In a move that has unsettled some health officials, Pfizer will now ship fewer vaccine vials to the US to account for “extra” doses that can be extracted from vials. Pharmacists first made the auspicious discovery that they could use “low dead volume” syringes to squeeze out a sixth dose from vials that were only supposed to contain five. The drug company now plans to count these surprise doses towards its current commitment to the US of 200 million vaccine doses by the end of July. “And yet, pharmacists at some vaccination sites say they are still struggling to reliably extract the extra doses, which require the use of a specialty syringe,” write Noah Weilanad, Katie Thomas, and Sharon LaFraniere of The New York Times. Health officials initially welcomed the idea of potentially stretching 120 million doses out of the Pfizer contract, to combat vaccine scarcity and the rising death toll. "Pharmacists around the country are still reporting that they don’t have the right supplies to reliably extract extra doses," Erin Fox, a senior pharmacy director at the University of Utah told The New York Times.
 
Trump exit coincides with grim COVID-19 milestone
 
 
The United States recorded 400,000 COVID-19 deaths on the former President Donald J. Trump’s last full day in office. More than 100,000 of those deaths occurred in the last five weeks of the administration. Kaiser Health News contributor Will Stone speaks with Dr. Kirsten Bibbins-Domingo, chair of epidemiology at the University of California-San Francisco, about how the U.S. sped towards this milestone. Her home state of California, lauded for following the science on COVID-19, has seen devastating case counts and losses, particularly in Southern California. “It’s important to understand virology. It’s important to understand epidemiology. But ultimately, what we’ve learned is that human behavior and psychology is a major force in this pandemic,” Bibbins-Domingo told Stone.
 
“The coronavirus pandemic revealed a ‘clash of cultures’ between the White House pressing for faster progress on vaccines and treatments and the Food and Drug Administration’s efforts to stick to the science,” outgoing Commissioner Stephen Hahn told reporter Sarah Owermohle of POLITICO. From the administration’s much publicized push for emergency authorization of malaria drug hydroxychloroquine to treat COVID-19 to the breathless sprint towards a vaccine, FDA officials often found themselves in very public and distracting sparring matches while COVID-19 cases surged across the country.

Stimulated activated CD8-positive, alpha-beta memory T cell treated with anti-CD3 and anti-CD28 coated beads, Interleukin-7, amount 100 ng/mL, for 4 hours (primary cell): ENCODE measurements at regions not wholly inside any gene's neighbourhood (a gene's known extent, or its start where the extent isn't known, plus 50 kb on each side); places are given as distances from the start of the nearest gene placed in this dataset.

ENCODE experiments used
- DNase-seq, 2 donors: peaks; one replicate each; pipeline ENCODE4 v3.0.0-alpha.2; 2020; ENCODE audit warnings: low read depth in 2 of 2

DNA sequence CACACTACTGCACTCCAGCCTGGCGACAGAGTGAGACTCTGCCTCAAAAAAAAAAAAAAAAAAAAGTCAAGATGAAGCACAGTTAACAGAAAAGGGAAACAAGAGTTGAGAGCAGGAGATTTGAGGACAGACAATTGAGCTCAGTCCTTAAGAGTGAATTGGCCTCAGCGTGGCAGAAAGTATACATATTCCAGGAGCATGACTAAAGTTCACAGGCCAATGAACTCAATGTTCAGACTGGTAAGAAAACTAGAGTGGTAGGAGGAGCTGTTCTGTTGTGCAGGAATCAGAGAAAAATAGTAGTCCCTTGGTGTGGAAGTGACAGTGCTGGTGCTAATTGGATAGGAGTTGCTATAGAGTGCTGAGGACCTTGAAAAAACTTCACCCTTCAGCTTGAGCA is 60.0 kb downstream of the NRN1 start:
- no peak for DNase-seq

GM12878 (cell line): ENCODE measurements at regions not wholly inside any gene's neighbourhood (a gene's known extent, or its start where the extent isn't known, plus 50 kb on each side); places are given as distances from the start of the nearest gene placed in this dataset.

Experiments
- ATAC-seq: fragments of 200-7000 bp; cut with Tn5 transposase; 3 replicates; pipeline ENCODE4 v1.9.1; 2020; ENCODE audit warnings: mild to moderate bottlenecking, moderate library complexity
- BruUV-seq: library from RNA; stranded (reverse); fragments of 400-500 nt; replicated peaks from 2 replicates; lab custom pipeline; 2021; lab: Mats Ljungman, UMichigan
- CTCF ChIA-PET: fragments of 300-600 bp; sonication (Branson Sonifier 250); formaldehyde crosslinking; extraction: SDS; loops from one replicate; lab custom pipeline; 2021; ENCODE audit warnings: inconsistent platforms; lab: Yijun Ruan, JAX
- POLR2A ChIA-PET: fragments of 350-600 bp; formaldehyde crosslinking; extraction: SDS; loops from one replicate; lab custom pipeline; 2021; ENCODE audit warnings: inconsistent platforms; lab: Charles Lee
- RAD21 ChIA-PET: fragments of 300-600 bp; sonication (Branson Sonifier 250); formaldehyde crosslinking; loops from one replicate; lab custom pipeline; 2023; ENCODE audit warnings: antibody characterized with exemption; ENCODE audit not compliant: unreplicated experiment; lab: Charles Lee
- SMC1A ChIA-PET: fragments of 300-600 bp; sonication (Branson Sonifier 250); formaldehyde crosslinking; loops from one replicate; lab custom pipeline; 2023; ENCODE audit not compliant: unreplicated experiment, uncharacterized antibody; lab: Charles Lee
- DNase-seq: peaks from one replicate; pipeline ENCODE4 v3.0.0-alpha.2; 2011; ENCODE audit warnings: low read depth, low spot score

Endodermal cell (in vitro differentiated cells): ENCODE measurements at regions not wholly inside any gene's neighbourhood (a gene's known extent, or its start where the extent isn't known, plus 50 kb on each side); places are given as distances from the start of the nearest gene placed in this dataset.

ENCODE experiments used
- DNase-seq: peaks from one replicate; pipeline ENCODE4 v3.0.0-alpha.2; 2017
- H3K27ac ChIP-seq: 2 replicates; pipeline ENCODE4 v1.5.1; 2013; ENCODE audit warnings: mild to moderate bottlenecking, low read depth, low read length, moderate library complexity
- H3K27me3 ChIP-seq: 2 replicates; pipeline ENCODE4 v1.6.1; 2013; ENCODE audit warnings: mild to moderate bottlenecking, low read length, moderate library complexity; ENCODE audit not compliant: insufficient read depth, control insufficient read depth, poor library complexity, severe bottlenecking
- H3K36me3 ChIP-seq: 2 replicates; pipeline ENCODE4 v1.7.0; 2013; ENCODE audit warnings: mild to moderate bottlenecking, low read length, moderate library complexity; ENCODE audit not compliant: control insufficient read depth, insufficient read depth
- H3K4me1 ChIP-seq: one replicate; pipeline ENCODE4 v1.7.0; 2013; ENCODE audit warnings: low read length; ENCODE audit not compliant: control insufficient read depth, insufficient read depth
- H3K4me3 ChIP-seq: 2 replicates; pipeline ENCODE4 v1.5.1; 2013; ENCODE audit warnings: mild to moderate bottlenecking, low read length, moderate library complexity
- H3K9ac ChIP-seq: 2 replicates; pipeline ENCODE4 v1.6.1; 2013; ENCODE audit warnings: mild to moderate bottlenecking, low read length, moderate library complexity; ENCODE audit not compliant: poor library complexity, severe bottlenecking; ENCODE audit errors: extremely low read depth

In a hard-hitting piece in Vanity Fair, investigative journalist Katherine Eban also explores how the Trump administration drowned the FDA in “junk science” and a “tsunami of randoms” during the agency’s “most consequential year of existence.”
 
From the Center for Health Journalism
 
 
Covering Coronavirus: Biden's First 100 Days
 
In our next webinar on February 3, at 12 p.m. PT / 3 p.m. ET, we’ll analyze Biden’s COVID-19 strategy in the first 100 days — and the huge obstacles the new federal effort must confront. We’ll also look at how Biden plans to address the economic devastation wrought by the pandemic, with a focus on women and vulnerable families. Sign-up here!
 
2021 California Fellowship
 
Apply now for our 2021 California Fellowship! Fellows receive funding for ambitious projects, plus mentorship, interactive workshops and engaging discussions by health policy experts, community health practitioners and journalists. Deadline to apply: March 1.
 
What we're reading
  • Patients Fend for Themselves to Access Highly Touted Covid Antibody Treatments, Kaiser Health News
  • Rogue Antibodies could be Driving Severe COVID-19, Nature
  • I Tried to Start a Pandemic Pod for my 5-year-old. Here’s How it Went Wrong, Los Angeles Times
  • Two Masks are the New Masks, The New York Times
  • COVID-19 Vaccine Guidance for Those Who are Lactating is Based on Faulty Assumptions, Experts Say, STAT